What do you know about Kennel cough? Did you know this is not part of your dog’s routine booster?

The Facts about kennel Cough

Kennel cough is a respiratory infection caused by a number of bacteria and viruses.

It is not considered a fatal condition – in healthy dogs symptoms should clear up within a couple of weeks without treatment. Extra precautions should be taken with dogs that are considered as immune compromised. This includes puppies, geriatric dogs and those with a history of respiratory conditions.

Symptoms

The most common symptom of kennel cough is a hacking cough, which will often sound like your dog has something stuck in their throat. Sometimes the cough may be followed by a gag, swallowing motion or mucus production. Some dogs may also have additional symptoms such as a runny nose, eye discharge and sneezing.

How kennel cough is spread

Kennel Cough is airborne and highly contagious. Despite the name, kennel cough is most commonly caught in parks and popular dog walking areas, rather than in kennels. Kennel cough has an incubation period of 2-14 days, and some dogs can be carriers of the infection for months without showing any clinical signs.

Treatment

If your dog is bright, eating well and playful then a visit to the vets may not even be necessary. However, it is advised to still contact your vet for advice if you are concerned that your dog may have kennel cough. In most cases, kennel cough should clear up within 2-3 weeks without the need for antibiotics. However, in some cases can linger for as long as six weeks. As kennel cough is a highly contagious infection, it is advised that you keep your dog away from other dogs while they are still coughing. To aid recovery, make sure your home is well ventilated and avoid using a collar and lead – a harness and lead will cause less pressure on the windpipe.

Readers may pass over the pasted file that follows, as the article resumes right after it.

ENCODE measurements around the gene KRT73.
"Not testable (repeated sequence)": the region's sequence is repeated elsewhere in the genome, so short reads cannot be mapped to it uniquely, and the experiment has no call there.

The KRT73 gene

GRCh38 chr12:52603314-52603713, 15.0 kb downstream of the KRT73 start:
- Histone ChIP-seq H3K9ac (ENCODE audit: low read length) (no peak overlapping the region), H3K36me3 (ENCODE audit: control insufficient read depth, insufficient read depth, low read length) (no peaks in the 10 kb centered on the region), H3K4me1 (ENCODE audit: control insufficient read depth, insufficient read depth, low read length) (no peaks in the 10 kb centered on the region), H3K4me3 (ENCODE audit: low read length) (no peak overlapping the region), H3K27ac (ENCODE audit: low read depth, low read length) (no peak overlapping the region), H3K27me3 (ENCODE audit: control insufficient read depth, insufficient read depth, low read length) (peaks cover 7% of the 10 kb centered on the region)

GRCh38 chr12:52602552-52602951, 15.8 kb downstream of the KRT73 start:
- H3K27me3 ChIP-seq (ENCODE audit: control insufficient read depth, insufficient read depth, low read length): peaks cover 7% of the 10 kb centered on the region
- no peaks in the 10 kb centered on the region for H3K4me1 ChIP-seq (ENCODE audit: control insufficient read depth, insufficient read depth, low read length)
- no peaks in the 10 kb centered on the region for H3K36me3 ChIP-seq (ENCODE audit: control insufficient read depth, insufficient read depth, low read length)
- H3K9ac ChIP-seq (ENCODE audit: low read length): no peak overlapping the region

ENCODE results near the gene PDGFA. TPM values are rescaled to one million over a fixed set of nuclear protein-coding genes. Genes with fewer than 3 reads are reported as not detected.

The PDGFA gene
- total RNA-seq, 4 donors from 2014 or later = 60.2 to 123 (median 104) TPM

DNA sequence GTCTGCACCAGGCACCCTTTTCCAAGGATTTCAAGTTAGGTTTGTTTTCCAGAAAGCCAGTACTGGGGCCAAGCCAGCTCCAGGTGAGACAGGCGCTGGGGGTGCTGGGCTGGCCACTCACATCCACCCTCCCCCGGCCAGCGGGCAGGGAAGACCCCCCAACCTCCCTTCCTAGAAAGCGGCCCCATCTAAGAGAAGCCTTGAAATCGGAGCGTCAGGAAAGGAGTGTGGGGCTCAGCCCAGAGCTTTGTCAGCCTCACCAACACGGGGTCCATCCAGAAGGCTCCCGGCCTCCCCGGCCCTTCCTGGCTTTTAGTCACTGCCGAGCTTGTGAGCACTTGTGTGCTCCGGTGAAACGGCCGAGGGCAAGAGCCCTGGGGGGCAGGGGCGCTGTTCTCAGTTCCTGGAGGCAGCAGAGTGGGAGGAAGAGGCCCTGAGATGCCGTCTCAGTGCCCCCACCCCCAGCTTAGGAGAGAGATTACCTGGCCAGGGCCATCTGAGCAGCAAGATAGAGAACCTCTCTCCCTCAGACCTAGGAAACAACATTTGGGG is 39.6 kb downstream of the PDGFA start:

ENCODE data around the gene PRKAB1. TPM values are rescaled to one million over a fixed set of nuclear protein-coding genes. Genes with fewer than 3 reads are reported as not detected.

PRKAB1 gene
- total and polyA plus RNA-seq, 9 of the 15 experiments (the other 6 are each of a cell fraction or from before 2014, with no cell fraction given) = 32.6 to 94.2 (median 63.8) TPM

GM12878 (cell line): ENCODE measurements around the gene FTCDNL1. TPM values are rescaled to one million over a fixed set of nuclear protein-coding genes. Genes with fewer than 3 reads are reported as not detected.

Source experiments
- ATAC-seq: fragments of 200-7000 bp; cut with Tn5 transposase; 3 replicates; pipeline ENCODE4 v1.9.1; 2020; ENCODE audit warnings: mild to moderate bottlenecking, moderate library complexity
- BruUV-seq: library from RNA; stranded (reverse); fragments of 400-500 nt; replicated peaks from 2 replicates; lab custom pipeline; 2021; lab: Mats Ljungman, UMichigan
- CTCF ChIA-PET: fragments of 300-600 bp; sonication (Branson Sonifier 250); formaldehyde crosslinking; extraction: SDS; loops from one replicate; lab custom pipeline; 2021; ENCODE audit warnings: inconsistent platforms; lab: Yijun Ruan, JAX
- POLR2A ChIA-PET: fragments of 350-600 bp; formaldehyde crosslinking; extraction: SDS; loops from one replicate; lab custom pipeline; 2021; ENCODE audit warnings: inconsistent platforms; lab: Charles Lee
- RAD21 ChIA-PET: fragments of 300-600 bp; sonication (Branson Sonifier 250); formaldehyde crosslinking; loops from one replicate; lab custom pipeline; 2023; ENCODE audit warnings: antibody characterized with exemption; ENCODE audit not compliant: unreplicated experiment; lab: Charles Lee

Prevention

Some of the viruses that cause kennel cough are included in your dogs annual booster. These are canine adenovirus type 2, canine parainfluenza virus, canine distemper and canine influenza.

The most common cause of kennel cough – bordetella bronchiseptica, is not part of the annual booster and must be given as a separate vaccine. However, there are many different strains of infection, therefore protection is not guaranteed but at the very least should lessen symptoms.

The nasal vaccine can be given to dogs as young as 3 weeks of age and provides protection for 12 months.

If you require any further information about kennel cough; please don’t hesitate to call and speak to one of the Elm House Team.

0 replies

Leave a Reply

Want to join the discussion?
Feel free to contribute!

Leave a Reply